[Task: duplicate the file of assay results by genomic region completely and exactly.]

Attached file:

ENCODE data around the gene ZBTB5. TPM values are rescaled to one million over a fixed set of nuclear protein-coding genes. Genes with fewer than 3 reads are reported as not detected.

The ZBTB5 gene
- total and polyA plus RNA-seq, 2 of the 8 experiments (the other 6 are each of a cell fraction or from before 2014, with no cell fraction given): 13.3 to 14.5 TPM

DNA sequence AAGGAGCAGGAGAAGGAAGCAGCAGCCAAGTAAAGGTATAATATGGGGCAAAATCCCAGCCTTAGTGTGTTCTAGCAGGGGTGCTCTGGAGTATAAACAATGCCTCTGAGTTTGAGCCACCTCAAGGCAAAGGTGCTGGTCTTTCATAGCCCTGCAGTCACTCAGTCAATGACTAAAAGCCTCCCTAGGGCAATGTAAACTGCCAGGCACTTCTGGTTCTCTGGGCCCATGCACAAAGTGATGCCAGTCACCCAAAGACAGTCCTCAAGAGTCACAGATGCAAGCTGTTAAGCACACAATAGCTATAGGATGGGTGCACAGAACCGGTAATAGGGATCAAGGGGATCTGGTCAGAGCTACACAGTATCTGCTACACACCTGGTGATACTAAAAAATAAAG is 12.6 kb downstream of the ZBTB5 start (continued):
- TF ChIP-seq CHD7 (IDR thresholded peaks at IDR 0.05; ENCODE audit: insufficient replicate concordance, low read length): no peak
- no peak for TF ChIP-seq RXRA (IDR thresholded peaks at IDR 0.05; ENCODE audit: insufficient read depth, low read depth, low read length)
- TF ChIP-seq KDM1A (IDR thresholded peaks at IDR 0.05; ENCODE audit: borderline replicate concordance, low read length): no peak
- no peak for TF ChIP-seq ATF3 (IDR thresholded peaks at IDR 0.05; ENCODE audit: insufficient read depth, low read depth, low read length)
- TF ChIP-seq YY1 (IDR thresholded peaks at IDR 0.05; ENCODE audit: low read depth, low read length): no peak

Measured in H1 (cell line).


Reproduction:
ENCODE data around the gene ZBTB5. TPM values are rescaled to one million over a fixed set of nuclear protein-coding genes. Genes with fewer than 3 reads are reported as not detected.

The ZBTB5 gene
- total and polyA plus RNA-seq, 2 of the 8 experiments (the other 6 are each of a cell fraction or from before 2014, with no cell fraction given): 13.3 to 14.5 TPM

DNA sequence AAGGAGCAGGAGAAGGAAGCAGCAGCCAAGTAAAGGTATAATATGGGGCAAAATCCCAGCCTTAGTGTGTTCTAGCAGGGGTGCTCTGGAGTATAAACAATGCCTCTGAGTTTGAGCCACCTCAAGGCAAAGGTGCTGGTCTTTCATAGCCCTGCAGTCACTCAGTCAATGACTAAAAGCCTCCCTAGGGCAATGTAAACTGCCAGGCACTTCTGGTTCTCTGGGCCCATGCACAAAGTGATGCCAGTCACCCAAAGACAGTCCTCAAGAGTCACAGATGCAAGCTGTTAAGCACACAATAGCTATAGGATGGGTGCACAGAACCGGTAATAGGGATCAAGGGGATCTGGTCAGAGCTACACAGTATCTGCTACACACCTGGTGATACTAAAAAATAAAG is 12.6 kb downstream of the ZBTB5 start (continued):
- TF ChIP-seq CHD7 (IDR thresholded peaks at IDR 0.05; ENCODE audit: insufficient replicate concordance, low read length): no peak
- no peak for TF ChIP-seq RXRA (IDR thresholded peaks at IDR 0.05; ENCODE audit: insufficient read depth, low read depth, low read length)
- TF ChIP-seq KDM1A (IDR thresholded peaks at IDR 0.05; ENCODE audit: borderline replicate concordance, low read length): no peak
- no peak for TF ChIP-seq ATF3 (IDR thresholded peaks at IDR 0.05; ENCODE audit: insufficient read depth, low read depth, low read length)
- TF ChIP-seq YY1 (IDR thresholded peaks at IDR 0.05; ENCODE audit: low read depth, low read length): no peak

Measured in H1 (cell line).